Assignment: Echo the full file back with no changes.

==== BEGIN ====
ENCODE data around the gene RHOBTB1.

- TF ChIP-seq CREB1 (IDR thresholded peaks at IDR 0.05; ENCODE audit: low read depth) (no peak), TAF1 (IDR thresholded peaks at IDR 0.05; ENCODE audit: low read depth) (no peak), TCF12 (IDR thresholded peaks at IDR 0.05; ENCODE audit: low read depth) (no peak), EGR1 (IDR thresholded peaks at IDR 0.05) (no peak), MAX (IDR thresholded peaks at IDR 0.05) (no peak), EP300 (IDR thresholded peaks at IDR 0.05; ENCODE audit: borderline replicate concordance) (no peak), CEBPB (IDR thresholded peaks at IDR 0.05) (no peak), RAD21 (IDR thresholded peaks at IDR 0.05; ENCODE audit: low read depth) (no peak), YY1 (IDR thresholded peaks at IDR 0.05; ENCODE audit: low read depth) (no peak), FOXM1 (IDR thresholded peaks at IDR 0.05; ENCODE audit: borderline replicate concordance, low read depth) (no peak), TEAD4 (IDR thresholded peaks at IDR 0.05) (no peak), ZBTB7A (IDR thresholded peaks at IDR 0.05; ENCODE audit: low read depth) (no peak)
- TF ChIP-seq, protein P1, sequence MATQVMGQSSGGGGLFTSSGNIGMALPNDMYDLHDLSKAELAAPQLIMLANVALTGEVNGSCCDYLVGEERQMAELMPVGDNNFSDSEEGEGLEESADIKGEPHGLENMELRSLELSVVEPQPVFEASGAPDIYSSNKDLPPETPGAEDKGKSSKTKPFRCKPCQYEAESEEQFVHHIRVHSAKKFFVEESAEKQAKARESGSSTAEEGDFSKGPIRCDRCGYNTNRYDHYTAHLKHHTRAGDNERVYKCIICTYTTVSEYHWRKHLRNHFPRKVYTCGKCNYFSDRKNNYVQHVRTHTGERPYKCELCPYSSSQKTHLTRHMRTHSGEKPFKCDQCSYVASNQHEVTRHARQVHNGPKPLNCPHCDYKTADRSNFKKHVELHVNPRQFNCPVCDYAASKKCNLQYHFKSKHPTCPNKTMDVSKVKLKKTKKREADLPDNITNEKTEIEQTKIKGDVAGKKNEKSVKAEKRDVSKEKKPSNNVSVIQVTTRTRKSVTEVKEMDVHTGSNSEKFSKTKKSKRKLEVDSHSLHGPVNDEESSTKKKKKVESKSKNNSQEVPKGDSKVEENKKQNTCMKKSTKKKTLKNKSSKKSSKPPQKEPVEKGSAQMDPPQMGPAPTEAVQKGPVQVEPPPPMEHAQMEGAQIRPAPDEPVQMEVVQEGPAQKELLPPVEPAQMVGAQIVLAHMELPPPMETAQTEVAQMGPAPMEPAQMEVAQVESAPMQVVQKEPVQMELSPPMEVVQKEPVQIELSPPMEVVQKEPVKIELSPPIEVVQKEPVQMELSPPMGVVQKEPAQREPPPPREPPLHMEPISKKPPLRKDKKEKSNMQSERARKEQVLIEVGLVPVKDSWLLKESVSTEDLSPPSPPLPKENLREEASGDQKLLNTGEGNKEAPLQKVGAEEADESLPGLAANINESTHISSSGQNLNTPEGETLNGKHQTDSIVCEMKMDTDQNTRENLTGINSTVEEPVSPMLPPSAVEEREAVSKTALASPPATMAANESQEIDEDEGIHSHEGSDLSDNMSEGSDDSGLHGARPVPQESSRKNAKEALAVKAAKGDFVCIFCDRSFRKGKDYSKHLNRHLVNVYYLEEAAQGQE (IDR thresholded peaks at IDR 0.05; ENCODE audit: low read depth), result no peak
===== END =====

ENCODE data around the gene RHOBTB1.

- TF ChIP-seq CREB1 (IDR thresholded peaks at IDR 0.05; ENCODE audit: low read depth) (no peak), TAF1 (IDR thresholded peaks at IDR 0.05; ENCODE audit: low read depth) (no peak), TCF12 (IDR thresholded peaks at IDR 0.05; ENCODE audit: low read depth) (no peak), EGR1 (IDR thresholded peaks at IDR 0.05) (no peak), MAX (IDR thresholded peaks at IDR 0.05) (no peak), EP300 (IDR thresholded peaks at IDR 0.05; ENCODE audit: borderline replicate concordance) (no peak), CEBPB (IDR thresholded peaks at IDR 0.05) (no peak), RAD21 (IDR thresholded peaks at IDR 0.05; ENCODE audit: low read depth) (no peak), YY1 (IDR thresholded peaks at IDR 0.05; ENCODE audit: low read depth) (no peak), FOXM1 (IDR thresholded peaks at IDR 0.05; ENCODE audit: borderline replicate concordance, low read depth) (no peak), TEAD4 (IDR thresholded peaks at IDR 0.05) (no peak), ZBTB7A (IDR thresholded peaks at IDR 0.05; ENCODE audit: low read depth) (no peak)
- TF ChIP-seq, protein P1, sequence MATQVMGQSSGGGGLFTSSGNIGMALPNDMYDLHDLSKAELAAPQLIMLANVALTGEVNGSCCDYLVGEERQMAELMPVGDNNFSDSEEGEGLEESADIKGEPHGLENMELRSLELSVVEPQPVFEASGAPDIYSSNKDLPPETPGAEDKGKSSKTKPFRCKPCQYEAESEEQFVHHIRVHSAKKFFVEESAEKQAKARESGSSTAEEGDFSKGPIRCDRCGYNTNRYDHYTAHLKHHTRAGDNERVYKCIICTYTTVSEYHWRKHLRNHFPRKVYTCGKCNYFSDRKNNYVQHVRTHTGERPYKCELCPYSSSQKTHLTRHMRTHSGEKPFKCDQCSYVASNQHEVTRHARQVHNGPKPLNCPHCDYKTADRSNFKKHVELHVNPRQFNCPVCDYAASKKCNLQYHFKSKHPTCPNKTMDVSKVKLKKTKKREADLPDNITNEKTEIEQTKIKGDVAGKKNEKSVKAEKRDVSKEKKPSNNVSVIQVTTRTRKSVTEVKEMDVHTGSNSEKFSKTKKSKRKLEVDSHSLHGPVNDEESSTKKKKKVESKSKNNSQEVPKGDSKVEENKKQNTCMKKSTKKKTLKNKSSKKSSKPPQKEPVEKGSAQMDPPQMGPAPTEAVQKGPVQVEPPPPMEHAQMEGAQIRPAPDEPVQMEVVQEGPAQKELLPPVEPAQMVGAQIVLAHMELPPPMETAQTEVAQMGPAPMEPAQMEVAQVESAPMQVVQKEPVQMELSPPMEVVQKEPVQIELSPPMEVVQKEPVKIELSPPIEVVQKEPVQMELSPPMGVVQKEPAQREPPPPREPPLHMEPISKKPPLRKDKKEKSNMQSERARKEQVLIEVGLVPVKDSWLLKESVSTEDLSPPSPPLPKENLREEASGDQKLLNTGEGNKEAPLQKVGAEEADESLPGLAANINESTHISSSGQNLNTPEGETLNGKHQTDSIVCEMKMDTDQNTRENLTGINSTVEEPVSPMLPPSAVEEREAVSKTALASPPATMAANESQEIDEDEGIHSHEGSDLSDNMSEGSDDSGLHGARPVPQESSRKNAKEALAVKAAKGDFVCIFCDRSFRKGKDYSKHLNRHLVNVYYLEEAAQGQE (IDR thresholded peaks at IDR 0.05; ENCODE audit: low read depth), result no peak